Every person needs a certain amount of sleep to function optimally. The vast majority of adults have a sleep need for optimal performance (SNOP) of 7-9 hours, although there are individuals who need significantly less — known as “short-sleepers” — and some people who need more. SNOP is largely determined by genetics, but can also be affected by lifestyle factors like the amount and intensity of physical activity.
The reason we have coined the term SNOP, as opposed to just referring to “sleep need,” is that the amount of sleep a person needs depends on what their goal is. If a person wants to perform at their absolute best, they need to sleep as much as possible. A person’s SNOP is actually the maximum amount s/he can sleep consistently. However, if a person is satisfied with 90% performance, they may be able to sleep significantly less per night. Many people are willing to make this tradeoff.
The Ideal Way (in theory) to Determine SNOP: Extended Sleep for a few days
The only way for a person to definitely determine his/her SNOP is to sleep as much as possible for several nights and see where sleep starts leveling off. Figure 1 below shows the results of an experiment in which people were given an opportunity to sleep 12 hours per night for 9 days. On the first night of the experiment, E1, the average sleep was about 10.6 hours, and it decreased each night thereafter, leveling off at around 8.4 hours with a range of 7.29–9.26 hours. It isn’t necessary to sleep as much as possible for 9 nights to determine sleep SNOP to a very high degree of accuracy. After about 4 nights, fitting an exponential curve to the data will give a fairly accurate measure.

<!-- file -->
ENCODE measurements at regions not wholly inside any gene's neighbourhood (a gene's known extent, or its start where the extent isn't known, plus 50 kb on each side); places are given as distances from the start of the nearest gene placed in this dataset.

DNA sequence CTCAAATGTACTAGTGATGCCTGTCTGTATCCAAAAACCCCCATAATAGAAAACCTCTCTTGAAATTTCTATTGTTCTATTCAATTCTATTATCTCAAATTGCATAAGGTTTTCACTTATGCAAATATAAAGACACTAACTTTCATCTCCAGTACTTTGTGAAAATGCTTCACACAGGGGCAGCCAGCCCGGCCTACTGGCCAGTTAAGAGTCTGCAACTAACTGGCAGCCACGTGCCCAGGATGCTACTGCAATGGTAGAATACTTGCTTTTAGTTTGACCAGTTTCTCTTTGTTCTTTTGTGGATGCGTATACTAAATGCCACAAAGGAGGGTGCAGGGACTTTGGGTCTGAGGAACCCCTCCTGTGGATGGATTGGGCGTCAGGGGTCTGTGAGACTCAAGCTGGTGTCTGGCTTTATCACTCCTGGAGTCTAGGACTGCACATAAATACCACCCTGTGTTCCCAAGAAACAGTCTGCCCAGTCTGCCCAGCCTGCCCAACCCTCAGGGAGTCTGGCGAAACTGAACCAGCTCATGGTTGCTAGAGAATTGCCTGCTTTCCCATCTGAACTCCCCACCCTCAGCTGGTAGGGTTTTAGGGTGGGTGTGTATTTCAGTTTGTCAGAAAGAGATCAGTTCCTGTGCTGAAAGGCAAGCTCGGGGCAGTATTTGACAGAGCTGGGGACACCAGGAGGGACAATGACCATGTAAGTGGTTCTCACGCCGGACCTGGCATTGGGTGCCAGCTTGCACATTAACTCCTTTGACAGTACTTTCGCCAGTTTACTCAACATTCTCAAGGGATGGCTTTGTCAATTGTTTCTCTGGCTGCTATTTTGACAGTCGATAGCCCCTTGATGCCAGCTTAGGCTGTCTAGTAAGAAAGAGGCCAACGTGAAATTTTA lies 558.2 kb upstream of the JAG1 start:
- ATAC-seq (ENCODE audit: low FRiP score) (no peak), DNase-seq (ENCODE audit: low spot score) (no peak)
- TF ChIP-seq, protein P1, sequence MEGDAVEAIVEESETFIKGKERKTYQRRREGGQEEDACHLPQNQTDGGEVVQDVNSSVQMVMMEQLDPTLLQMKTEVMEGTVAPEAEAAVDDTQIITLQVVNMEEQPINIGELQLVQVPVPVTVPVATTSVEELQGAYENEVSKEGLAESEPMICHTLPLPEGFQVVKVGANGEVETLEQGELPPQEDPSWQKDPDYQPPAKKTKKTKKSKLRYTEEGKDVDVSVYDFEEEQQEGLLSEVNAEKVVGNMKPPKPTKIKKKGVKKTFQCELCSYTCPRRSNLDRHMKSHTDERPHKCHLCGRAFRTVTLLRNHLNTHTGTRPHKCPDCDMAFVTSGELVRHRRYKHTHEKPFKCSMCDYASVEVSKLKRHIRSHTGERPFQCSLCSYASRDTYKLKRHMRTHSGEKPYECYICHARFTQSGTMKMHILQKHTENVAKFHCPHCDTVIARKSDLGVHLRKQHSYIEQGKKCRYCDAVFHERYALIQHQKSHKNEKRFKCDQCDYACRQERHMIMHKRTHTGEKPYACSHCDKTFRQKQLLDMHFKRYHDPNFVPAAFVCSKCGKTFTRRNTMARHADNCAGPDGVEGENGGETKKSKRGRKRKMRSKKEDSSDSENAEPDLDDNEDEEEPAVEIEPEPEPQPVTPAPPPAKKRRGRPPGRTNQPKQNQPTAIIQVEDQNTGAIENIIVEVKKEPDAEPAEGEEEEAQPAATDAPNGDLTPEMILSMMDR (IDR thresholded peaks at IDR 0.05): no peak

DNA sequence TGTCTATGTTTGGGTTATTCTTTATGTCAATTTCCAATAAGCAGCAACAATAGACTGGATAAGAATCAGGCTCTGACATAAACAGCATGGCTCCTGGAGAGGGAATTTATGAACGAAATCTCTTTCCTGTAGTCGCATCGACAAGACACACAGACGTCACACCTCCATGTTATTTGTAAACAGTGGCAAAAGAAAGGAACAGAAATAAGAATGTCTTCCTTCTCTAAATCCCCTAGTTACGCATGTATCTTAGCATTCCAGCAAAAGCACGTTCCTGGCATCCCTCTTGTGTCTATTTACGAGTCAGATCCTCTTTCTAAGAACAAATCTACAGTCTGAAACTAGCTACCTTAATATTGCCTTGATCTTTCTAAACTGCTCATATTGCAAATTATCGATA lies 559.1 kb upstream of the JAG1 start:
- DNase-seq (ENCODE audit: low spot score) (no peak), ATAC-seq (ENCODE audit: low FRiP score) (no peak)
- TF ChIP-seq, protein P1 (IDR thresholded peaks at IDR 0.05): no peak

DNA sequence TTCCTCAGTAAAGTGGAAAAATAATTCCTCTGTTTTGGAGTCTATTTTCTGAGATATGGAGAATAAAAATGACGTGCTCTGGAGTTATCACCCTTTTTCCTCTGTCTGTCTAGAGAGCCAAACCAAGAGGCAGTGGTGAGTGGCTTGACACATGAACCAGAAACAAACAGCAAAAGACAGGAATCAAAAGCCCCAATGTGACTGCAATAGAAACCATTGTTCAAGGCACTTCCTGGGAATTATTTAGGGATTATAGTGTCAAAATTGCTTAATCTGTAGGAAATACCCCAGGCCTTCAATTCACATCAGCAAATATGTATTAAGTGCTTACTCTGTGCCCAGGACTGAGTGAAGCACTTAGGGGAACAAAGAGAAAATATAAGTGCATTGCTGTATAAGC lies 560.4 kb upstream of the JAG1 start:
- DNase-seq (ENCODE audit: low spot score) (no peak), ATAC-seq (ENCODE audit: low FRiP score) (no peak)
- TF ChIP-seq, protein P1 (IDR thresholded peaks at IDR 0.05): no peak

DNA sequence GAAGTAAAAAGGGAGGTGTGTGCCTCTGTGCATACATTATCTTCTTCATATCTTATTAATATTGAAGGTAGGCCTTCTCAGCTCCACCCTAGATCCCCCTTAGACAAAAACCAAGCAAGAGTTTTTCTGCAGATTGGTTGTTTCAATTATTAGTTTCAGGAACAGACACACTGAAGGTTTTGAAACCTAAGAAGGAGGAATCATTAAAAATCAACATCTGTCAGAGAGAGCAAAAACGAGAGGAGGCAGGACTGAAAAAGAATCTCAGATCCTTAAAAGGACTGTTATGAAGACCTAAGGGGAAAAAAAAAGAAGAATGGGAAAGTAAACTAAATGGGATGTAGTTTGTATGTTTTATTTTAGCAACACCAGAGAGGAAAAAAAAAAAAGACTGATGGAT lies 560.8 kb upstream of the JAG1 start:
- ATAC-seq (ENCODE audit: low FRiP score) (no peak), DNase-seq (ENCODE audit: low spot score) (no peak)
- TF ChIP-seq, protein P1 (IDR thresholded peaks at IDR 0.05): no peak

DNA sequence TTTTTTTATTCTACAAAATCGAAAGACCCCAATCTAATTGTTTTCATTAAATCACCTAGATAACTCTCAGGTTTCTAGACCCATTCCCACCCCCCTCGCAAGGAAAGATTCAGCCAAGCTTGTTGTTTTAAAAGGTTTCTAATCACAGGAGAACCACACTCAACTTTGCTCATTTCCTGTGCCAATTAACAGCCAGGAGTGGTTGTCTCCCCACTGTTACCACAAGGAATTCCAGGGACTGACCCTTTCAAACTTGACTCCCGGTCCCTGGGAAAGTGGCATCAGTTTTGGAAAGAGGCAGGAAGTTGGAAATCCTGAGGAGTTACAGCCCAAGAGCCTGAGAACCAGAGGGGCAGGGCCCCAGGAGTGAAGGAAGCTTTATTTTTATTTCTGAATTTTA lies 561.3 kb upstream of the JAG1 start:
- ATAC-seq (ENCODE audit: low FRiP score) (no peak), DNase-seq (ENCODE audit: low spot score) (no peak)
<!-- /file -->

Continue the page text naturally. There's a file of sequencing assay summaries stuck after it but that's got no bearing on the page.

The challenge with this method is that it is very difficult for people to create the right environment to actually sleep as much as possible.
A More Practical Method for Estimating Sleep Need: Sleep Rebound
Sleeping as much as possible for four or more days to determine SNOP is often impractical. Luckily, there are ways to estimate SNOP more easily. Sleep rebound is the difference between the amount of sleep obtained on the first night of sleeping as much as possible and the person’s habitual sleep, i.e. their average sleep. Figure 2 shows the correlation between sleep rebound and a person’s average sleep deficit, i.e. on average how much less they sleep than their SNOP each night (the paper called this potential sleep debt).
Although most people don’t sleep as much as they possibly could on weekends, many people sleep a lot more on weekends than during the week. By looking at the rebound between weekend nights and weekday nights, we can estimate sleep need. This estimate can be made using either objective sleep data, or using self-reported sleep data during the week and on weekends.